Tuesday, January 7, 2020
Little Wing / oil on black canvas, 5x7, unframed, $70 including shipping
, when I let the dogs out, I heard Canada geese calling, their cries ululating, thin, eerie, wavering loudly through the wintry air. They call me to the past, to other cold nights, in Idaho, in Montana, in Maine, nights that could not have been darker, more strewn with stars.
We picked out the easy constellations, watched the greenish dances of the Northern Lights, marveled at the distant glow and blur of the Milky Way, and counted dozens - or hundreds or thousands? - of meteors shooting across the black infinity.
And I thought that it would never stop. That these shared, clear nights would be as regular as the comings and goings of the birds, as typical, as predictable, as unending.
A Thought for the Day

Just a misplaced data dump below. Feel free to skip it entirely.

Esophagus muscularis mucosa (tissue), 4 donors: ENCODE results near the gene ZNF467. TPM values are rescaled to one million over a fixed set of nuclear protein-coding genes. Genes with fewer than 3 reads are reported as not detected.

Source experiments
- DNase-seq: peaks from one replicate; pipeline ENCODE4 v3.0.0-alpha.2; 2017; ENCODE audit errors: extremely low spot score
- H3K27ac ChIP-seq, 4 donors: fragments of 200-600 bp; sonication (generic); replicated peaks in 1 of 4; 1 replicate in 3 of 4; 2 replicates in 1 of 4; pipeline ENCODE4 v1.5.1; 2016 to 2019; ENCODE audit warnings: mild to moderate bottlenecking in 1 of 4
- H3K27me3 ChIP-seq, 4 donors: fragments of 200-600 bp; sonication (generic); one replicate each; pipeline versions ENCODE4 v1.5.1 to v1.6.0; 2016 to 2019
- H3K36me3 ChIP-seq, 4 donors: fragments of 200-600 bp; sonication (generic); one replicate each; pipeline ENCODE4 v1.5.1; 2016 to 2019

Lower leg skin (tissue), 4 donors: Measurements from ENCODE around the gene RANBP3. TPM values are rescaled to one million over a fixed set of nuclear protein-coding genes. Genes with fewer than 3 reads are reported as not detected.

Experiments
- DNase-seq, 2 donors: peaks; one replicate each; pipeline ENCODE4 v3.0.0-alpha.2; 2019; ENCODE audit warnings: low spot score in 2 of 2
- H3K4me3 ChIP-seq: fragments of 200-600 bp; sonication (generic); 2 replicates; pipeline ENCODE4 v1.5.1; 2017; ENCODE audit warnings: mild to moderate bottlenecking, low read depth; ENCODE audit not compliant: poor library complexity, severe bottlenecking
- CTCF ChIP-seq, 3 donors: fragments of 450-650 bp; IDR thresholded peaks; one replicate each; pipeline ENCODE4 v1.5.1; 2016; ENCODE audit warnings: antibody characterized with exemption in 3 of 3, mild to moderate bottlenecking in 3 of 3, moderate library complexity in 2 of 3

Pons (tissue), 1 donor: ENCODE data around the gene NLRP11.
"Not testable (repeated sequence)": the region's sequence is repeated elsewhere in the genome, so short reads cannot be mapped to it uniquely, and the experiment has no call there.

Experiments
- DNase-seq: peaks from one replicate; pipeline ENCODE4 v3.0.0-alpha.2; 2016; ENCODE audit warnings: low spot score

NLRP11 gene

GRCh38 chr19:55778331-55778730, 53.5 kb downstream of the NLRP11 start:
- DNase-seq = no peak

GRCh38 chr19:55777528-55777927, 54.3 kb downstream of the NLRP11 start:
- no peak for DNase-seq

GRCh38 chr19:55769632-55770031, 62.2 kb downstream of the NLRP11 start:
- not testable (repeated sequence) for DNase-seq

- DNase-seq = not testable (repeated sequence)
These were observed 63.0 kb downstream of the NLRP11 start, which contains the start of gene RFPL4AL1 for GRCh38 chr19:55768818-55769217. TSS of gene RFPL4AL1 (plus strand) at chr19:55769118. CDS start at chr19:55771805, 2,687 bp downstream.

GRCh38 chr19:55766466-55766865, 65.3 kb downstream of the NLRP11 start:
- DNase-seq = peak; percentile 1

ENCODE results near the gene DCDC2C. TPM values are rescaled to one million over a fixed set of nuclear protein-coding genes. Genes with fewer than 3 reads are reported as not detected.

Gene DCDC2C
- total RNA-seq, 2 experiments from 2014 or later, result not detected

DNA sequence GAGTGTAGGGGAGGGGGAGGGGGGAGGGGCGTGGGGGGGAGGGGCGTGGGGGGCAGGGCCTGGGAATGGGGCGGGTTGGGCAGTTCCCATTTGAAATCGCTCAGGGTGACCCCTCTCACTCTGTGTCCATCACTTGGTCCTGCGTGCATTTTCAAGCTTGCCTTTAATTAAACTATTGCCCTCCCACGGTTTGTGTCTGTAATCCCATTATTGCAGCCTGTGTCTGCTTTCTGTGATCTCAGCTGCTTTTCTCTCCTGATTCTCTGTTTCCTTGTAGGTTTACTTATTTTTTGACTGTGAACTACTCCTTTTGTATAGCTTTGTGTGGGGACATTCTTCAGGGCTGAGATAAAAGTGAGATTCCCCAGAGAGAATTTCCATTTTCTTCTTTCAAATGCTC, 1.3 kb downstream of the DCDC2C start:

GUY WILKINS WAS
an artist who lived here in Wachapreague. He died just about the same time we moved here, and I have always, always been sorry that I never met him, never painted with him.
Friends on the Shore here have paintings of his, and I wish I did, too. His paintings are bright and colorful, cheery and different and unusual. I have a postcard of one of the general store here in town, and I look at it almost daily, loving its color, its attitude and its odd perspective.
Guy Wilkins also wrote poems, and I'd like to share one with you here. It is from his book, "Day Moon."
What a full blown beauty you were
That day we first set sail
We had lavished every spar and every rail
With the best in varnish
And the brass we thought would never tarnish
And the gloss would never pale
Now look at you
Warped and twisted
Like the rest of us
With the brass we thought would never tarnish,
And the luster somehow vanished
Oh I wish they could have seen us
You and I, when we were young
To see paintings by Guy Wilkins, please visit
January 07, 2020
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Bird a Day
palette knife painting
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